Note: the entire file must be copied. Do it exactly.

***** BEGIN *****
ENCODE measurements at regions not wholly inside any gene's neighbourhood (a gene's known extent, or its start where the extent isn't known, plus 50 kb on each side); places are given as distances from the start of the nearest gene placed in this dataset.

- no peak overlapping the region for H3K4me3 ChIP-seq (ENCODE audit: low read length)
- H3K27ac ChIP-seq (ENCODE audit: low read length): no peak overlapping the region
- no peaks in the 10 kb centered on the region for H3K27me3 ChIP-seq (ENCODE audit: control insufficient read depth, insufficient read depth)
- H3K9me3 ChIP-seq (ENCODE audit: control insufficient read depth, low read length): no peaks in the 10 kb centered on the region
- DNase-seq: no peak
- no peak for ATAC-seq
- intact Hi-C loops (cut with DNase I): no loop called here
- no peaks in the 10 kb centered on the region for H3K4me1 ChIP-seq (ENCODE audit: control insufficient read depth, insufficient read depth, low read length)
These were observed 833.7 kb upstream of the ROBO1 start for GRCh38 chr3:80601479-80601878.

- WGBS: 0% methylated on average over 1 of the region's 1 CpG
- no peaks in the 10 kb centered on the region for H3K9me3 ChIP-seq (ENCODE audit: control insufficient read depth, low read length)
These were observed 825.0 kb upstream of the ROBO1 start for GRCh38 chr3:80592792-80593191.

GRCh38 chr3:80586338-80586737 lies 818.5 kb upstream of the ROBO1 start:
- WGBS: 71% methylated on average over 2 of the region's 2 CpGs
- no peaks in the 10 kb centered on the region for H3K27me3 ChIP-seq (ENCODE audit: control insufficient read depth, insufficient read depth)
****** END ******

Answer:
ENCODE measurements at regions not wholly inside any gene's neighbourhood (a gene's known extent, or its start where the extent isn't known, plus 50 kb on each side); places are given as distances from the start of the nearest gene placed in this dataset.

- no peak overlapping the region for H3K4me3 ChIP-seq (ENCODE audit: low read length)
- H3K27ac ChIP-seq (ENCODE audit: low read length): no peak overlapping the region
- no peaks in the 10 kb centered on the region for H3K27me3 ChIP-seq (ENCODE audit: control insufficient read depth, insufficient read depth)
- H3K9me3 ChIP-seq (ENCODE audit: control insufficient read depth, low read length): no peaks in the 10 kb centered on the region
- DNase-seq: no peak
- no peak for ATAC-seq
- intact Hi-C loops (cut with DNase I): no loop called here
- no peaks in the 10 kb centered on the region for H3K4me1 ChIP-seq (ENCODE audit: control insufficient read depth, insufficient read depth, low read length)
These were observed 833.7 kb upstream of the ROBO1 start for GRCh38 chr3:80601479-80601878.

- WGBS: 0% methylated on average over 1 of the region's 1 CpG
- no peaks in the 10 kb centered on the region for H3K9me3 ChIP-seq (ENCODE audit: control insufficient read depth, low read length)
These were observed 825.0 kb upstream of the ROBO1 start for GRCh38 chr3:80592792-80593191.

GRCh38 chr3:80586338-80586737 lies 818.5 kb upstream of the ROBO1 start:
- WGBS: 71% methylated on average over 2 of the region's 2 CpGs
- no peaks in the 10 kb centered on the region for H3K27me3 ChIP-seq (ENCODE audit: control insufficient read depth, insufficient read depth)